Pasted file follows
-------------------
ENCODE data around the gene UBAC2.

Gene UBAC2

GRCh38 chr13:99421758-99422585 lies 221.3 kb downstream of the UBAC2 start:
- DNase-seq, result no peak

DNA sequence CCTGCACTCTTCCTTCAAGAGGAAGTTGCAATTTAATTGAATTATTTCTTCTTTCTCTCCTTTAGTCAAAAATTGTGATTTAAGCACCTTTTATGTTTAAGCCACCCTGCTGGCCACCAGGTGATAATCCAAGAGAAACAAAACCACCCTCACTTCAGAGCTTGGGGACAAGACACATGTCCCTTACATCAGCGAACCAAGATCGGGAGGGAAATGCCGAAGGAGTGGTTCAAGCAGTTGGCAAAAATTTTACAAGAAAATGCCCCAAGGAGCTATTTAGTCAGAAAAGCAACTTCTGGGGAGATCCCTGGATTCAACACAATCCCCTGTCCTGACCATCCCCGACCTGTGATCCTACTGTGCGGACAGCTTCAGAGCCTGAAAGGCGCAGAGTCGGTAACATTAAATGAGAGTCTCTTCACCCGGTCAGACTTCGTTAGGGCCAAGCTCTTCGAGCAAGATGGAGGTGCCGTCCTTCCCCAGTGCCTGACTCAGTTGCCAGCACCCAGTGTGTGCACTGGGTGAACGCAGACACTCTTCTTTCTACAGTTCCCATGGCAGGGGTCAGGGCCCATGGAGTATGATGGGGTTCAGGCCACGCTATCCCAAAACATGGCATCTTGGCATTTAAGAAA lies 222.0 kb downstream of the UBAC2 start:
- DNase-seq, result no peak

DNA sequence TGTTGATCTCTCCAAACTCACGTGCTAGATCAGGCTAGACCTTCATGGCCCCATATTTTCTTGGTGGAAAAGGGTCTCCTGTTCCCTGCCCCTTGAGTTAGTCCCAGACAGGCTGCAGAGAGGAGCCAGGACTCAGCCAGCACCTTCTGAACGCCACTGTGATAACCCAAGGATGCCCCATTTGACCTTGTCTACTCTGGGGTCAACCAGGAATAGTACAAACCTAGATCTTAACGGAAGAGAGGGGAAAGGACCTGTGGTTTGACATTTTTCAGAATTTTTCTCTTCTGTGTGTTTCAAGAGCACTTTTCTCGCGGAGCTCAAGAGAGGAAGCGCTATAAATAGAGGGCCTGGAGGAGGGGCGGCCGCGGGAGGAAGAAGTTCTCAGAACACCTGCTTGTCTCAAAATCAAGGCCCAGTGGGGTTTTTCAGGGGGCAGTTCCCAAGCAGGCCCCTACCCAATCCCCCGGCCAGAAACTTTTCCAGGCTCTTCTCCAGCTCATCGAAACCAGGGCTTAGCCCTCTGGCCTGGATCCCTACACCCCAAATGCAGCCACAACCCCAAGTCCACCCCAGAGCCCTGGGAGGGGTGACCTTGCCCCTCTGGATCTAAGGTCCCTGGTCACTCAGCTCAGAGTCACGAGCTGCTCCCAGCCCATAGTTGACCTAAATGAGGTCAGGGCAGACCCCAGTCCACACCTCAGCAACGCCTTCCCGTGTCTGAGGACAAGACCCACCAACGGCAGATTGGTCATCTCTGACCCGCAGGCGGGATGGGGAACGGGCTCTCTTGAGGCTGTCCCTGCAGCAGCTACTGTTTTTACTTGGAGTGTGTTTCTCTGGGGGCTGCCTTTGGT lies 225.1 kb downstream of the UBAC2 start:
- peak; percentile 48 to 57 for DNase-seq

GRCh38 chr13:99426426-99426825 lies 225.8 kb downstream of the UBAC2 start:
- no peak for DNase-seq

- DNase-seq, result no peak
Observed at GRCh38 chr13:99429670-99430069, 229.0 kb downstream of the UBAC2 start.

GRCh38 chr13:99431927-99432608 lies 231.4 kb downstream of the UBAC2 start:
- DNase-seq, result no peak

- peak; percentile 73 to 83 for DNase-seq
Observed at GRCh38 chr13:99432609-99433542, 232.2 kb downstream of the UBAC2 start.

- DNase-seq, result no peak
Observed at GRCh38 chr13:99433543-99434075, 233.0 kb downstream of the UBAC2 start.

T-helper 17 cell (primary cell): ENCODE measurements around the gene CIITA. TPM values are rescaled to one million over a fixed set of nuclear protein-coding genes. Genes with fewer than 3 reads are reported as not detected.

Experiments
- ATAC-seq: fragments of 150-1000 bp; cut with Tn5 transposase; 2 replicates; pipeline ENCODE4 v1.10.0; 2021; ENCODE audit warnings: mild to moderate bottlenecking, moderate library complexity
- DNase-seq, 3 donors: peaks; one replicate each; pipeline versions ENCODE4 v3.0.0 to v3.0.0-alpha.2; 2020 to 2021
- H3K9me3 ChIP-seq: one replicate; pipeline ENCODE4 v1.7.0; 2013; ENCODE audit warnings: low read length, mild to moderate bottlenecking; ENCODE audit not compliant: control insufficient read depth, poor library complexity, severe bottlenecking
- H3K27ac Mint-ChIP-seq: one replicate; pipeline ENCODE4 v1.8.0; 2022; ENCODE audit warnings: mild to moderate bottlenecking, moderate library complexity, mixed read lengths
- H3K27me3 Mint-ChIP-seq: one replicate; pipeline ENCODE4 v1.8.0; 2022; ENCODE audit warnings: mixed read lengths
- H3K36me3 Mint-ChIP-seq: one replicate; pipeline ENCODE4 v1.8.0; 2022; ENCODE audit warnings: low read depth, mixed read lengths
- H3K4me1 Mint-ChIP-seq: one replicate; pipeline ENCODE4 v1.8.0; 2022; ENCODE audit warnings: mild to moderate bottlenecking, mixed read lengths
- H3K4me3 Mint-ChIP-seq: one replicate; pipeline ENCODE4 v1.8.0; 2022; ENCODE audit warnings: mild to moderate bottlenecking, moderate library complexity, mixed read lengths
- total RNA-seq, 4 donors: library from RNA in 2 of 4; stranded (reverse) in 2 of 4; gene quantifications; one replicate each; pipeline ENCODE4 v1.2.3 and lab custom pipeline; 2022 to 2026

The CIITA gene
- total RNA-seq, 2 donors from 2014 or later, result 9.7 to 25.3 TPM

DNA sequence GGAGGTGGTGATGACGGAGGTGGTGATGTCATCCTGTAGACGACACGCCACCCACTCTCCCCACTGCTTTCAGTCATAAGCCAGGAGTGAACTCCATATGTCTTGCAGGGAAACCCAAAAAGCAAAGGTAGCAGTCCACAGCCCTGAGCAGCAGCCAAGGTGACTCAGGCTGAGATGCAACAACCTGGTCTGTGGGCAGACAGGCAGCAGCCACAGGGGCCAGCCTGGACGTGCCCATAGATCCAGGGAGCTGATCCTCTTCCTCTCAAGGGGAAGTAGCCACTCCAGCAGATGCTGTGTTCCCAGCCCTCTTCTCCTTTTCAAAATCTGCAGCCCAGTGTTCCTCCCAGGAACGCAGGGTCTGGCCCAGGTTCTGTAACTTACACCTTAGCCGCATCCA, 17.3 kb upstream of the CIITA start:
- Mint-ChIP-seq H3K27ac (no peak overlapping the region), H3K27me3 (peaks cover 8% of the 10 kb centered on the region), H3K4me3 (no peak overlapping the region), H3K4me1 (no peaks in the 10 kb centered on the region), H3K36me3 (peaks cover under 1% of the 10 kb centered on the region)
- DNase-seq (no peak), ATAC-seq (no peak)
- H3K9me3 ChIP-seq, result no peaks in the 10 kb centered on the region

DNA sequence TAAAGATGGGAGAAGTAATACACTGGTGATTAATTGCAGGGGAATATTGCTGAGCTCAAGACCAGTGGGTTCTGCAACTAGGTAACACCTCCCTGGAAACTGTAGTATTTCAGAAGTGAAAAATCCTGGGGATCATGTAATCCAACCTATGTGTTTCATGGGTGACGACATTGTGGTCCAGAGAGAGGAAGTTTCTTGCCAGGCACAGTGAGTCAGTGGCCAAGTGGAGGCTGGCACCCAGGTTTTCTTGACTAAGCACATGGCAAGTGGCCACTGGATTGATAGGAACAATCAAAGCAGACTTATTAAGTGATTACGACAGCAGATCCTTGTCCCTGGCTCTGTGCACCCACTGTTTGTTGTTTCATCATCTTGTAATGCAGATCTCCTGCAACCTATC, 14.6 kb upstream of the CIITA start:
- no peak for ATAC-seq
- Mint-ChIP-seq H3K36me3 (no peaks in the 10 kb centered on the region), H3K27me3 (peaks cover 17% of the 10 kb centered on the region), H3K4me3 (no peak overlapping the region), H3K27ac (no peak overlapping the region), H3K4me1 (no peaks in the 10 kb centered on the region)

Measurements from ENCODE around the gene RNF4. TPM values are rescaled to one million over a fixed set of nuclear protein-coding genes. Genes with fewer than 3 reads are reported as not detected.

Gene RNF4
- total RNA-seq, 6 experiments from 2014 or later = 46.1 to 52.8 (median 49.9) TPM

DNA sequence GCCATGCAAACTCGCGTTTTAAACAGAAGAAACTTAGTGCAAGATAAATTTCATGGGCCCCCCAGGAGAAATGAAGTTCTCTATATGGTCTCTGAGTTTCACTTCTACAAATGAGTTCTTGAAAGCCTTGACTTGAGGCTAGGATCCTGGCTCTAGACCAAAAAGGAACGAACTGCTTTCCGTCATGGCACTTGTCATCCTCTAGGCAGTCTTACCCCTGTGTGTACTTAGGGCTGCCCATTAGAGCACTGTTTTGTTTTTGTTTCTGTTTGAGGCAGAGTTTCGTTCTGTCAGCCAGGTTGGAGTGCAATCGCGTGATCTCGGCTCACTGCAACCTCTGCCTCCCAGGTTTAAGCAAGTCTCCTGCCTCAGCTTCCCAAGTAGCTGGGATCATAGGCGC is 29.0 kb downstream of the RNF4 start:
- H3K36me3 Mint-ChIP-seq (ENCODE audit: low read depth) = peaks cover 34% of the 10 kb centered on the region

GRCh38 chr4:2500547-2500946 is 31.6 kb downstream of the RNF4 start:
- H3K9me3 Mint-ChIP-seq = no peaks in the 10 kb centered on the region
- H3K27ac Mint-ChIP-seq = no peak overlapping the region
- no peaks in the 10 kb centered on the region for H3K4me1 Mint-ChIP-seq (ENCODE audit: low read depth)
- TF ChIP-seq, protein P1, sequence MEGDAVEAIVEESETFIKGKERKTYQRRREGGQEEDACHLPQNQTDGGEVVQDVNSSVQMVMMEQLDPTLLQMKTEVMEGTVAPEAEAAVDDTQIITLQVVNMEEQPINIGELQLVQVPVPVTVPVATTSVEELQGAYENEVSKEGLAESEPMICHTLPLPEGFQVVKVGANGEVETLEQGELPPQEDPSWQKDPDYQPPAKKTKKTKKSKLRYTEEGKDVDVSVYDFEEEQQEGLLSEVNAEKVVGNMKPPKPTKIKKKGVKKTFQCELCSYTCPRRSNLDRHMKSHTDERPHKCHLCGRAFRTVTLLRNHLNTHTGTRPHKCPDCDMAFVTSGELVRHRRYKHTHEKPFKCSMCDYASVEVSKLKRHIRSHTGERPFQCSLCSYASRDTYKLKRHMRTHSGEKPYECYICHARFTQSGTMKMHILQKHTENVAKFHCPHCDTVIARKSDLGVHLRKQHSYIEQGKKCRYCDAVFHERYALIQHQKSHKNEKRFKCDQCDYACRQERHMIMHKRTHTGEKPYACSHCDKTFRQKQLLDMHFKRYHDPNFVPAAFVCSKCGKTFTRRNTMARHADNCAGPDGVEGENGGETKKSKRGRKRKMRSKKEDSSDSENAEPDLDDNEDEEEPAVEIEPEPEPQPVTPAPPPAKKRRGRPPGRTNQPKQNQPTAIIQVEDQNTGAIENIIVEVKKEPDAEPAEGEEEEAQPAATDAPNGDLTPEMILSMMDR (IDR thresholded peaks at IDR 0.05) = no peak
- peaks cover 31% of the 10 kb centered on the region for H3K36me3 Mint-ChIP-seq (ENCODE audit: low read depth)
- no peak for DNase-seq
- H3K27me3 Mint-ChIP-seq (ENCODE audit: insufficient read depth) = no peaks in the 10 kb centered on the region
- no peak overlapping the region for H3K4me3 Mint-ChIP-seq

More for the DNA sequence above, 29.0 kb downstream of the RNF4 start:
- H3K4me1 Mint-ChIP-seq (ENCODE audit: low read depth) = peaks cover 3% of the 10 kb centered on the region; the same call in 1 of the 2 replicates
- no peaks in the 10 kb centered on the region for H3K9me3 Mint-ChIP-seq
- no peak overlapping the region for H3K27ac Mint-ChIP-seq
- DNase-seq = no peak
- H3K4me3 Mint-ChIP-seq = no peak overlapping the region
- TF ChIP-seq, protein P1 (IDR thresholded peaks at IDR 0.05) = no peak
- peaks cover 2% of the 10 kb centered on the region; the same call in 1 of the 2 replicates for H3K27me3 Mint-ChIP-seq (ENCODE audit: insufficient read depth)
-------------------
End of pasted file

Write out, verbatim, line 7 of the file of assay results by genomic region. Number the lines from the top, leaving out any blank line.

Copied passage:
DNA sequence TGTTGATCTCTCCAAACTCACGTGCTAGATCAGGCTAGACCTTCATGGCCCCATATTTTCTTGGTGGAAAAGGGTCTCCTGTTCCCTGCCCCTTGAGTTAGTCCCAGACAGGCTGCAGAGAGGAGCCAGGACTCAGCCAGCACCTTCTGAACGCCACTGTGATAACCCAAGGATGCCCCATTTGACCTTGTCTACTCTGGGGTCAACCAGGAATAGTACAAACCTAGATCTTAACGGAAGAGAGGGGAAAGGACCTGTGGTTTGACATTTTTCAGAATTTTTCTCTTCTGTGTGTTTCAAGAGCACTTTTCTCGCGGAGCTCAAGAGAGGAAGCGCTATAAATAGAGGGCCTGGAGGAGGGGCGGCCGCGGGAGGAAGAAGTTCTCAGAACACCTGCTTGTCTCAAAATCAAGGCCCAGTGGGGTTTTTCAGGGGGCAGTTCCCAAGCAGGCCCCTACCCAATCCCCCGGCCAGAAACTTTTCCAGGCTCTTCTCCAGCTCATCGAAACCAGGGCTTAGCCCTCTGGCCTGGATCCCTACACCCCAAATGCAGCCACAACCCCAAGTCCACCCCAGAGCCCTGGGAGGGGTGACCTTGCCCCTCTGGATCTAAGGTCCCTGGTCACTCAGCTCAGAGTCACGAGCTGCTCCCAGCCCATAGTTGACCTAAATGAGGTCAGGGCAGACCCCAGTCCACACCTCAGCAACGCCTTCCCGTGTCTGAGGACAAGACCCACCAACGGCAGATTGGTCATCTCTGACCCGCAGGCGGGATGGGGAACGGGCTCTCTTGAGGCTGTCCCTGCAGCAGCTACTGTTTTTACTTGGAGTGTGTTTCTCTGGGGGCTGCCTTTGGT lies 225.1 kb downstream of the UBAC2 start: